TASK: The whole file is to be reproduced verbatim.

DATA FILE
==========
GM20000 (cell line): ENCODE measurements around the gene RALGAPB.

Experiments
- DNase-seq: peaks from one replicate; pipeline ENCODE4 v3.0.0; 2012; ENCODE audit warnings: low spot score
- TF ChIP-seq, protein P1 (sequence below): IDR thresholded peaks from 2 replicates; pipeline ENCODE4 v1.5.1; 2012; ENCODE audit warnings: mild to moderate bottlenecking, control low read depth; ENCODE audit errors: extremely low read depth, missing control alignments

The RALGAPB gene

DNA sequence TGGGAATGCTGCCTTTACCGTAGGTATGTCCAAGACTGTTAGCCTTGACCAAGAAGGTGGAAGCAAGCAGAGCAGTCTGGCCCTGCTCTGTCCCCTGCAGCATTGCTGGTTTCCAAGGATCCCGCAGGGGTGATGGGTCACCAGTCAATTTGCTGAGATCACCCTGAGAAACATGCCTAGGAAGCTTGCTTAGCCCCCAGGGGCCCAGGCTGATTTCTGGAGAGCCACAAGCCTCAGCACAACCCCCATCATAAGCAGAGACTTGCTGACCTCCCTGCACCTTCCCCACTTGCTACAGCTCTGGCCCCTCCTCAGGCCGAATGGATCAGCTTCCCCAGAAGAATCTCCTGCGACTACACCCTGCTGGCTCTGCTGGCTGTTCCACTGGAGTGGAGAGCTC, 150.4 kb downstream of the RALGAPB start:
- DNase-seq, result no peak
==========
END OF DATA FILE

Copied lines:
GM20000 (cell line): ENCODE measurements around the gene RALGAPB.

Experiments
- DNase-seq: peaks from one replicate; pipeline ENCODE4 v3.0.0; 2012; ENCODE audit warnings: low spot score
- TF ChIP-seq, protein P1 (sequence below): IDR thresholded peaks from 2 replicates; pipeline ENCODE4 v1.5.1; 2012; ENCODE audit warnings: mild to moderate bottlenecking, control low read depth; ENCODE audit errors: extremely low read depth, missing control alignments

The RALGAPB gene

DNA sequence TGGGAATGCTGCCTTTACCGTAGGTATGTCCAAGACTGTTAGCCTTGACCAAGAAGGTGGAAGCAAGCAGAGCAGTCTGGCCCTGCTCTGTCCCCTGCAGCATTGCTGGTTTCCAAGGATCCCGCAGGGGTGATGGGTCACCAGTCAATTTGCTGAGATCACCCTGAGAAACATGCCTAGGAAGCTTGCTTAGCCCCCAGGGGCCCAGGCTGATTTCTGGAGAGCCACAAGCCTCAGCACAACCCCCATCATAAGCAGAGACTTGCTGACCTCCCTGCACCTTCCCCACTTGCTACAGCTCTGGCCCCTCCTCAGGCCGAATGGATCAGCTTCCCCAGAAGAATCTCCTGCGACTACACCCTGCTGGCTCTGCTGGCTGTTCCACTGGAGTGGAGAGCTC, 150.4 kb downstream of the RALGAPB start:
- DNase-seq, result no peak